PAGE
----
• Hrpr

    Ray may be brilliant but Bradford wrote the article.

    I hope the attendance record breaks this year but I will puke if IHA wins.

  • Rose Colored Horses

    I agree–Brilliant!

  • Rufusous

    Make sure to mention Cuomo’s faux pas about not indicting, impeaching, or prosecuting his Democratic alumni like Paterson, Sampson, Silver, and Smith for their involvement in the Aqueduct casino bid-rigging scam in the selection of the Aqueduct Entertainment Group as the winning bidder.

    And, don’t forget to P. S. him at the end of your letter, telling him you wouldn’t vote for him in the next election, even if there was another candidate, who had served time for murder. The murderer at least had paid for his crime by doing time in jail. What has Cuomo done?

  • Stanley inman

    Couldn’t disagree with you more about using this event to leverage n.y politicos about the value of new York racing.
    Why should we squander an opportunity to grow the sport, focus on the horse; talk about what’s RIGHT about racing;
    instead you have distilled this once in a life time(?) event down to our favorite strategy-short term SELF-INTEREST.
    Writing letters to politicosabout the importance of
    Come on.
    Use this event to showcase all that is good about racing to the larger general public;
    Look down the road, think big;
    Your suggestion sounds much like how “insiders” problem solve, which history has shown to be ineffectual.
    Forget NYRA on this important event.

  • wallyhorse


    I understand where you are coming from, but the fact is, Gov. Cuomo is likely to try and use the Belmont for his political gain, which you would expect from ANY Governor.  While what Brad is trying to do is not the popular thing (and yes, I do agree we need to focus on the positive), we need to remember the turmoil that is going in in New York right now.  Otherwise, it will go as many people suspect, with Aqueduct being rebuilt into a convention center (for which there actually is a sizable swath of land right across the other side of the subway tracks from Aqueduct, plus the 3rd floor of the old Grandstand, which was supposed to as I understand it was supposed to be converted to convention space anyway), Belmont possibly racing in the winter and Saratoga’s meet expanded.  That’s why Brad wrote what he did.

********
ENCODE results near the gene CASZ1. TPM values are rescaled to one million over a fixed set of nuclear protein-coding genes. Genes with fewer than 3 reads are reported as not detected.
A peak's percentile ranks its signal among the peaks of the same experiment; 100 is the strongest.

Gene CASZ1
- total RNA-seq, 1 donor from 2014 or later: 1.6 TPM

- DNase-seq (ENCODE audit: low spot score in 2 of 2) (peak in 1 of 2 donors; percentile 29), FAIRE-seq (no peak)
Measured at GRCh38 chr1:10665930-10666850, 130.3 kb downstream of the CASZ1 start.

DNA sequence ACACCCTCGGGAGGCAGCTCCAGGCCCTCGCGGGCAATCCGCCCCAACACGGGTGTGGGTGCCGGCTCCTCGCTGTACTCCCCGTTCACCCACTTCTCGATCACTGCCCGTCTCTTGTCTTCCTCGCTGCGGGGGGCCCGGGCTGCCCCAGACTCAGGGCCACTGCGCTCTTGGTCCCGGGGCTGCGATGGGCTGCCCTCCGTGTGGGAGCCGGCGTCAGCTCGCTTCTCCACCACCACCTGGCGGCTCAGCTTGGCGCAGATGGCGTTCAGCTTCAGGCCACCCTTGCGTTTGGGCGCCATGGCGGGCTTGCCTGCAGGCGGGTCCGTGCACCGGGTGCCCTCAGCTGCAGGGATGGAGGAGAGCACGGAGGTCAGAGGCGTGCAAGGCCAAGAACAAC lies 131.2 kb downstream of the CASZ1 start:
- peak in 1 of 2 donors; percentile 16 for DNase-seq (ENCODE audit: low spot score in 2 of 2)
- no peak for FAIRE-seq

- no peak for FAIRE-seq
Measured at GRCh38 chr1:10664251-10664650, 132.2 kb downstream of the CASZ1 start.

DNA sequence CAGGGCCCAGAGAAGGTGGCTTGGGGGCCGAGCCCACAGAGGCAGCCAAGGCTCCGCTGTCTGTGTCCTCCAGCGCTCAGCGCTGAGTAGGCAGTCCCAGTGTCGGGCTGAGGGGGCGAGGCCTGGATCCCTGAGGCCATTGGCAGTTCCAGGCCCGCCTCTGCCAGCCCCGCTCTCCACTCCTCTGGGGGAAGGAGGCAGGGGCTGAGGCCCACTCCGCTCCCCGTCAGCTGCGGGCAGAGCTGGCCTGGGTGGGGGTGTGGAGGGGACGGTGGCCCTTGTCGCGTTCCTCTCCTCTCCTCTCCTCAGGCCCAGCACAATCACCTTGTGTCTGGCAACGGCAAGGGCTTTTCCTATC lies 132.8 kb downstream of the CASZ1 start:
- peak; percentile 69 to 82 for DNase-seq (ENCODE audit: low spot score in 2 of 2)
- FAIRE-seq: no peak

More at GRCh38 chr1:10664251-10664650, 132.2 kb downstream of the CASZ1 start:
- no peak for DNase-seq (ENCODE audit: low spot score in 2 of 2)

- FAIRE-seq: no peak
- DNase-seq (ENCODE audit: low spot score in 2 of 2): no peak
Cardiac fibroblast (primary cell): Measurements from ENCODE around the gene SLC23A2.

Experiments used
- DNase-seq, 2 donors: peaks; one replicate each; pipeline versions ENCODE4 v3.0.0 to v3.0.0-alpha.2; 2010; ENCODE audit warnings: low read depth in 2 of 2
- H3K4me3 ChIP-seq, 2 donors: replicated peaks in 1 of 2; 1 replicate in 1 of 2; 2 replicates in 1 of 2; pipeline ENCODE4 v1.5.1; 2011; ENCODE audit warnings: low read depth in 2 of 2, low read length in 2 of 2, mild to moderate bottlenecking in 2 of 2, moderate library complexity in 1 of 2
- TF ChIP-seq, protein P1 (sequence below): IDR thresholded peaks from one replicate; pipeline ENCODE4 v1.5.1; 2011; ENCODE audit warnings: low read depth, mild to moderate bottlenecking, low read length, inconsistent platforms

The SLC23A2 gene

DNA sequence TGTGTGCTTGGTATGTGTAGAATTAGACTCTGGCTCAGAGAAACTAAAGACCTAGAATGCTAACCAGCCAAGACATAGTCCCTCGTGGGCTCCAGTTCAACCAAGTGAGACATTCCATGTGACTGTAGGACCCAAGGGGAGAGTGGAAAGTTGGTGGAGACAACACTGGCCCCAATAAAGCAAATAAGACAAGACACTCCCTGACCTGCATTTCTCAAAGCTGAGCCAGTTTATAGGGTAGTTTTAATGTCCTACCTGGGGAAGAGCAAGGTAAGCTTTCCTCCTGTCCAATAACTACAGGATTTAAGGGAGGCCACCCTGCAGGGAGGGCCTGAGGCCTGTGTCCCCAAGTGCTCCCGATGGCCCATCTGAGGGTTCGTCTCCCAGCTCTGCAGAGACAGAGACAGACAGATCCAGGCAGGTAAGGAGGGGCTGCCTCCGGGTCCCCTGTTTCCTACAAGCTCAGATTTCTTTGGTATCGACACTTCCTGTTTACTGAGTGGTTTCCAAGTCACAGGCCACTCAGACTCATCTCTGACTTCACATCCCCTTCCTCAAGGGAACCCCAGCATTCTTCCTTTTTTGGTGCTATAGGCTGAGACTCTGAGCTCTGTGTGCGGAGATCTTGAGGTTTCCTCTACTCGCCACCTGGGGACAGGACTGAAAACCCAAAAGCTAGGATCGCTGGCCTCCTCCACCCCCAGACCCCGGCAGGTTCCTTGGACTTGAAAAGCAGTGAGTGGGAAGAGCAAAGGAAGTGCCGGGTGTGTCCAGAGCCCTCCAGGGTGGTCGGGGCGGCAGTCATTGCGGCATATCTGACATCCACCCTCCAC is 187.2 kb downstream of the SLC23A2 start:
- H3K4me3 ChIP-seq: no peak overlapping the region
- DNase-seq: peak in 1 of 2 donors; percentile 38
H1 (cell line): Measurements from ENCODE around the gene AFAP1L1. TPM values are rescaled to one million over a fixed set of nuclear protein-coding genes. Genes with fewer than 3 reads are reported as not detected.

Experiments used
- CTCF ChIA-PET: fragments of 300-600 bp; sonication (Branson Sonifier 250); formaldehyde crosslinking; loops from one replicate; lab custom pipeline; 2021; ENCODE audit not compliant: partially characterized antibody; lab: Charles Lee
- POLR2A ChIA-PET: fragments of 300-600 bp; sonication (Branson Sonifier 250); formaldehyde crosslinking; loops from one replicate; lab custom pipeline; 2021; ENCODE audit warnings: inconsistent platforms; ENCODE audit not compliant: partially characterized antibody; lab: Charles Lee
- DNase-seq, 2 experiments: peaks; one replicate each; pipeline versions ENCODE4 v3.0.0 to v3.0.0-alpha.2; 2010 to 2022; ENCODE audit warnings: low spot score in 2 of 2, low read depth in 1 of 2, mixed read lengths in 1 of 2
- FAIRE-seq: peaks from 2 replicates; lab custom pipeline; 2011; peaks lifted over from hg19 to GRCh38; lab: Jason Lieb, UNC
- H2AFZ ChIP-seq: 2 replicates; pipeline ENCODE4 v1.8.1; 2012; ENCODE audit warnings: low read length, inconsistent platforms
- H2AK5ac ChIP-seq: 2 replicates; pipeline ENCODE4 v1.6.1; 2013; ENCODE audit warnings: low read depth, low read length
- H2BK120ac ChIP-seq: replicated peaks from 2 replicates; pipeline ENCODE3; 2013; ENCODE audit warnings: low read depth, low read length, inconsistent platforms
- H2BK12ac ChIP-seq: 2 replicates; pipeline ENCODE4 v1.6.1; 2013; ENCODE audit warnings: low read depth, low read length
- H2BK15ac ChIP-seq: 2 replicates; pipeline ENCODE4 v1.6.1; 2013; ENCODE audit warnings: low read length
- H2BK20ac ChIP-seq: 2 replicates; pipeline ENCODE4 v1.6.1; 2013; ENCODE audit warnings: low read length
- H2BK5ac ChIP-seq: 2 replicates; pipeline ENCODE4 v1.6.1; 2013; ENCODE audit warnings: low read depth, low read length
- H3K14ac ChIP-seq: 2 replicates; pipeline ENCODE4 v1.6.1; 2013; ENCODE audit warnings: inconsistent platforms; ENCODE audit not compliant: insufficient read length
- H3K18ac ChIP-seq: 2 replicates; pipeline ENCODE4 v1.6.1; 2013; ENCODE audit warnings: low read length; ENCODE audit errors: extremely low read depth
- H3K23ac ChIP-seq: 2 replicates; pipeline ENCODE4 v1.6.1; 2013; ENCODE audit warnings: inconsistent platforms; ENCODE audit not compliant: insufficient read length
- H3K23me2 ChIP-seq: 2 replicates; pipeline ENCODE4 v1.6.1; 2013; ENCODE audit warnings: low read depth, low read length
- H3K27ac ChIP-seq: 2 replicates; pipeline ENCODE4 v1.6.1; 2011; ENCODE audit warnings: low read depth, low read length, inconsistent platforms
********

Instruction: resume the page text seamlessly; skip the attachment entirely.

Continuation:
• Stanley my man,

    I was unaware we could only accomplish one thing at a time. Rest assured that a vast majority of our coverage over the next few weeks will be celebrating the sport and the excitement of the Triple Crown. You’ll notice other unique content from the Paulick Report today included a video of Ray giving the winners and losers of the Preakness and Scott Jagow’s look at a day at Pimlico, including the infamous infield. 

    But we would be remiss as a website that often traffics in the political to not sound a clarion horn when we think an opportunity arises to help Governor Cuomo see just what a magnificent sport this is. As a guy who had been to the racetrack twice in his life before we started the Paulick Report, I hold hope that anyone can become a convert!


  • Stanley inman

    Wallyhorse, brad;
    Think for just a second;
    Why is NYRA on our mind, (whose mind?)
    Answer: insiders mind.
    Dont focus on the minutia of insiders business travails
    (it’s too sordid a story, it’s NEGATIVE.)
    Forget insiders, we want to be on the mind of those who don’t pay attention to racing.
    Normally that is an INSURMOUTBLE task.
    The general public could give a twit about NYRA, and it’s problems.
    What they care about is I’ll have another making history.
    That’s the story line/stay on message.

  • wallyhorse

    Exactly Brad: